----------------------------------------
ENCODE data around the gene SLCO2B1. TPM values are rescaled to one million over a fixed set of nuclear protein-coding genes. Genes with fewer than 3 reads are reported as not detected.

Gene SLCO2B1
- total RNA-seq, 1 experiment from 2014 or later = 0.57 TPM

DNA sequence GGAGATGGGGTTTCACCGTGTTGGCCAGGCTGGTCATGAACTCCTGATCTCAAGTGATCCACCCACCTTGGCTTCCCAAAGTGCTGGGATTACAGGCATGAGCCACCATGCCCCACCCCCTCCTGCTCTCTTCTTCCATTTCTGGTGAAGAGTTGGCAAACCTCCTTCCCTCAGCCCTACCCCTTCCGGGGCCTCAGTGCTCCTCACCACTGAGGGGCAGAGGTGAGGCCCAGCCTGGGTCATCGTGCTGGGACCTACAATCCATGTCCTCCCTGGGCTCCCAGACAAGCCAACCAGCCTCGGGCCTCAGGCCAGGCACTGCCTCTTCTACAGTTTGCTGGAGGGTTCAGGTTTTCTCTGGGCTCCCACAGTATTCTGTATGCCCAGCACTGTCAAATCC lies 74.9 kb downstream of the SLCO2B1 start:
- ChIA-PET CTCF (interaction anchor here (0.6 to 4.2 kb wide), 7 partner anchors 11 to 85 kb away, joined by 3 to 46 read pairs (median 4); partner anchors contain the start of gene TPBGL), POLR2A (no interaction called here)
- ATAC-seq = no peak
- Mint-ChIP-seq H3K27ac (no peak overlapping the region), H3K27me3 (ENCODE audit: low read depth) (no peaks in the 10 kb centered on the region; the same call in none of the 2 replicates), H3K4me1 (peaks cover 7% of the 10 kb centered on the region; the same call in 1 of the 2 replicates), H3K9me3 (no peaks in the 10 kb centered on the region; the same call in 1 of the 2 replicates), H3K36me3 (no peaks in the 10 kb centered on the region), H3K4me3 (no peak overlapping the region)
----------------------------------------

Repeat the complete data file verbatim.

ENCODE data around the gene SLCO2B1. TPM values are rescaled to one million over a fixed set of nuclear protein-coding genes. Genes with fewer than 3 reads are reported as not detected.

Gene SLCO2B1
- total RNA-seq, 1 experiment from 2014 or later = 0.57 TPM

DNA sequence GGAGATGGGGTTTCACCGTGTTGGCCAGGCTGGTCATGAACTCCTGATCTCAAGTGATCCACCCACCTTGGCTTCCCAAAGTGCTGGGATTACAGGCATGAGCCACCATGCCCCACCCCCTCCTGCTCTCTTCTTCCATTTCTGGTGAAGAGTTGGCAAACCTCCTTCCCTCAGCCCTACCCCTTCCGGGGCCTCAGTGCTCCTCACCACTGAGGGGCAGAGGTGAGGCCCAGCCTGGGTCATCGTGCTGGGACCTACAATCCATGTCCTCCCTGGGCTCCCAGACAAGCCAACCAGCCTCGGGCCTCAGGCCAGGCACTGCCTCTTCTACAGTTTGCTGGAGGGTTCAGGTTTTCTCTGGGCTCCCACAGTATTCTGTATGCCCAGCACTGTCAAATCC lies 74.9 kb downstream of the SLCO2B1 start:
- ChIA-PET CTCF (interaction anchor here (0.6 to 4.2 kb wide), 7 partner anchors 11 to 85 kb away, joined by 3 to 46 read pairs (median 4); partner anchors contain the start of gene TPBGL), POLR2A (no interaction called here)
- ATAC-seq = no peak
- Mint-ChIP-seq H3K27ac (no peak overlapping the region), H3K27me3 (ENCODE audit: low read depth) (no peaks in the 10 kb centered on the region; the same call in none of the 2 replicates), H3K4me1 (peaks cover 7% of the 10 kb centered on the region; the same call in 1 of the 2 replicates), H3K9me3 (no peaks in the 10 kb centered on the region; the same call in 1 of the 2 replicates), H3K36me3 (no peaks in the 10 kb centered on the region), H3K4me3 (no peak overlapping the region)